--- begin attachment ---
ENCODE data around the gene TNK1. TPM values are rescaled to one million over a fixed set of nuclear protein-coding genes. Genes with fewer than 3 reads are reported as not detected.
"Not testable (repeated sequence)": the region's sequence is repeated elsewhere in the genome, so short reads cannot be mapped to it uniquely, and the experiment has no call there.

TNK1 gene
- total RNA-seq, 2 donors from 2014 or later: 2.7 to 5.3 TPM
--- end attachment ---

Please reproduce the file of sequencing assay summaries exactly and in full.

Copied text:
ENCODE data around the gene TNK1. TPM values are rescaled to one million over a fixed set of nuclear protein-coding genes. Genes with fewer than 3 reads are reported as not detected.
"Not testable (repeated sequence)": the region's sequence is repeated elsewhere in the genome, so short reads cannot be mapped to it uniquely, and the experiment has no call there.

TNK1 gene
- total RNA-seq, 2 donors from 2014 or later: 2.7 to 5.3 TPM